Project 4: Therapeutic Immune Targeting of EphA2 Expressed by Melanoma and Its Tumor-Associated Vasculature
We have recently determined that more than 90% of melanomas overexpress the receptor tyrosine kinase (RTK) EphA2, with the EphA2 level of overexpression associated with metastic phenotype and an adverse clinical prognosis. Cross-linking of tumor cell-expressed EphA2 molecules using either ligand Ephrin A1-Ig fusion proteins or activating anti-EphA2 antibodies results in RTK phosphorylation, followed by receptor internalization, c-CbI-dependent ubiquitination and proteasome-dependent degradation. As a consequence, agonist-treated tumor cells acquire a more benign phenotype, and based on our preliminary data, they conditionally up-regulate their expression of EphA2-derived epitopes presented in MHC class I complexes.
Using Eph-A2-specific CTL lines and clones, we have shown in preliminary data that treatment with these EphA2 ligand agonists results in improved recognition and killing of tumor cells by anti-EphA2 CD8+ T cells in vitro and in vivo in Hu-SCID models. We have also recently observed that pharmacologic inhibition of protein tyrosine phosphatases (PTP) or HSP90 function also serves to increase EPhA2 proteasomal processing, theoretically making Eph-A2 peptides accessible to the MHC class I biosynthetic pathway. We hypothesize that EphA2 ligand agonists and PTP/HSP90 inhibitors may act synergistically in promoting enhanced tumor cell recognition by CTLs. As a consequence, we hypothesize that combinational immunotherapies consisting of 1) EphA2-based vaccines designed to elicit specific CTLs and 2) the conditional activation of EphA2 degradation and proteasomal processing via locoregional administration of EphA2 ligand agonists or PTP/HSP90 inhibitors will result in improved anti-melanoma efficacy.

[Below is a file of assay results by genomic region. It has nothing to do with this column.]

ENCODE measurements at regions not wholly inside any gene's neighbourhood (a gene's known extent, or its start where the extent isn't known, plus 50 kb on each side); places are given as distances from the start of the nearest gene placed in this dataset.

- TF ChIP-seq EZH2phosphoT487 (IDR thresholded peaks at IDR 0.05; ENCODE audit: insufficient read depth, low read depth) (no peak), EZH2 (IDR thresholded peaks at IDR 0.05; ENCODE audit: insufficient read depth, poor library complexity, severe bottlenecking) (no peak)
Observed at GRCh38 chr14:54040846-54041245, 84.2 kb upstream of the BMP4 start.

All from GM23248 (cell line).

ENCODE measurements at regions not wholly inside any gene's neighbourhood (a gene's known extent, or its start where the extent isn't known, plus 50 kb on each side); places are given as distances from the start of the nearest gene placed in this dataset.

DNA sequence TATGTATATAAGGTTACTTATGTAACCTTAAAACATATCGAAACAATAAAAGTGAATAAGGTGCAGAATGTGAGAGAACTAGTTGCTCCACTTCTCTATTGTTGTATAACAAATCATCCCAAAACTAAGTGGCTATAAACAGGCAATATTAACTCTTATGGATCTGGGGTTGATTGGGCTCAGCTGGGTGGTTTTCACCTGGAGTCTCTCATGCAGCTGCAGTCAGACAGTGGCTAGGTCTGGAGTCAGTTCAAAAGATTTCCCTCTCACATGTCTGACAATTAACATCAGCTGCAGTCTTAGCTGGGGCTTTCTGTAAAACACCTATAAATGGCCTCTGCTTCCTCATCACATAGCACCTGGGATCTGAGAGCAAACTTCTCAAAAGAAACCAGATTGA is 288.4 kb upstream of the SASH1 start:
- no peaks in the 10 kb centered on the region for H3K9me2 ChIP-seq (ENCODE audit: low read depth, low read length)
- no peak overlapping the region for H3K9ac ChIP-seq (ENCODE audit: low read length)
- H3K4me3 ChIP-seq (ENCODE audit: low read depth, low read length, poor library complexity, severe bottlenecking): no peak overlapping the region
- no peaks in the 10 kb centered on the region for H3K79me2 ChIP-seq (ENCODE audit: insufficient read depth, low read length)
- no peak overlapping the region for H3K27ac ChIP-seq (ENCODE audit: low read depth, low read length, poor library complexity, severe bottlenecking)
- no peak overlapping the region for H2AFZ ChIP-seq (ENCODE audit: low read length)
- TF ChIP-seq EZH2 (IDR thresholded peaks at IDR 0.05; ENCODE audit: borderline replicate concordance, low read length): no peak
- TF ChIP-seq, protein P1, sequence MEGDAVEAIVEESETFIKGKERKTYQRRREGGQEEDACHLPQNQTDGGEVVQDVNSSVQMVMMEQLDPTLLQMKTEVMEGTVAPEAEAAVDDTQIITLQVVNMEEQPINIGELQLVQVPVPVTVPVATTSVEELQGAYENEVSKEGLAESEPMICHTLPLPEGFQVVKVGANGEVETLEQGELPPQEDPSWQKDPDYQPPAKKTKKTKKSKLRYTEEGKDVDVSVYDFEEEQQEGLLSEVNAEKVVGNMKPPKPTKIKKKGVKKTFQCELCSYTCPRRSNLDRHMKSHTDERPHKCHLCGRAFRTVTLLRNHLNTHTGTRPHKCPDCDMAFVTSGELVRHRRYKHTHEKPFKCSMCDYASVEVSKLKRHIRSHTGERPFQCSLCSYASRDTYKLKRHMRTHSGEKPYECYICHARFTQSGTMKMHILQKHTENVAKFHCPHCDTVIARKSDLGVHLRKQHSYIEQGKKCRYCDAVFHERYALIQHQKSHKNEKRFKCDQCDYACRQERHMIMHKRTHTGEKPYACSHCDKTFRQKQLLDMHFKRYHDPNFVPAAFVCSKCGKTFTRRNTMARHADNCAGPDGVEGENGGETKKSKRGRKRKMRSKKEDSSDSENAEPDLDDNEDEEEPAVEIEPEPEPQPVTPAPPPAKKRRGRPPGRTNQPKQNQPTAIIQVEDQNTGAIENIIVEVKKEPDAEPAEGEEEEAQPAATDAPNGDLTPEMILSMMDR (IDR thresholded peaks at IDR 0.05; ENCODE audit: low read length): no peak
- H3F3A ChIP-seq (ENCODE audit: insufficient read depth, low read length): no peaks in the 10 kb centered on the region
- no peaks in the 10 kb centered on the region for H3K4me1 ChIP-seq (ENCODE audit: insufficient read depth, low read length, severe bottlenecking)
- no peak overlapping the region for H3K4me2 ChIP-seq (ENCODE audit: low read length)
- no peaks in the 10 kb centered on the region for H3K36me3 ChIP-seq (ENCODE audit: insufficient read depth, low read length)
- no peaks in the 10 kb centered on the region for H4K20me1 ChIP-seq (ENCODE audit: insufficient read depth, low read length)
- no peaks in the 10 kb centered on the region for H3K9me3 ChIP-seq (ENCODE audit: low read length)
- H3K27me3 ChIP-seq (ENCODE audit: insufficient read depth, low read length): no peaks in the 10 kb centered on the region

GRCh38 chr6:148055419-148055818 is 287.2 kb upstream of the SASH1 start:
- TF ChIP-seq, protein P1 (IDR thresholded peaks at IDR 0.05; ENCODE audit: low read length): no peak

Specific Aim 1: Evaluate the ability of agonists that promote EphA2 proteasomal processing to sensitize melanoma cells to anti-EphA2 CD8+ T cell recognition in vitro.
Specific Aim 2: Test the hypothesis that combinational immunotherapies targeting the conditional proteasomal processing of EphA2 are safe and more effective than single modality therapies in mouse models in vivo.
Specific Aim 3: Design and perform a phase I clinical trial of a combinational therapy involving DC1/EphA2 peptide immunization and conditional augmentation of tumor presentation of EphA2-derived epitopes in HLA-A2+ patients with advanced-stage melanoma.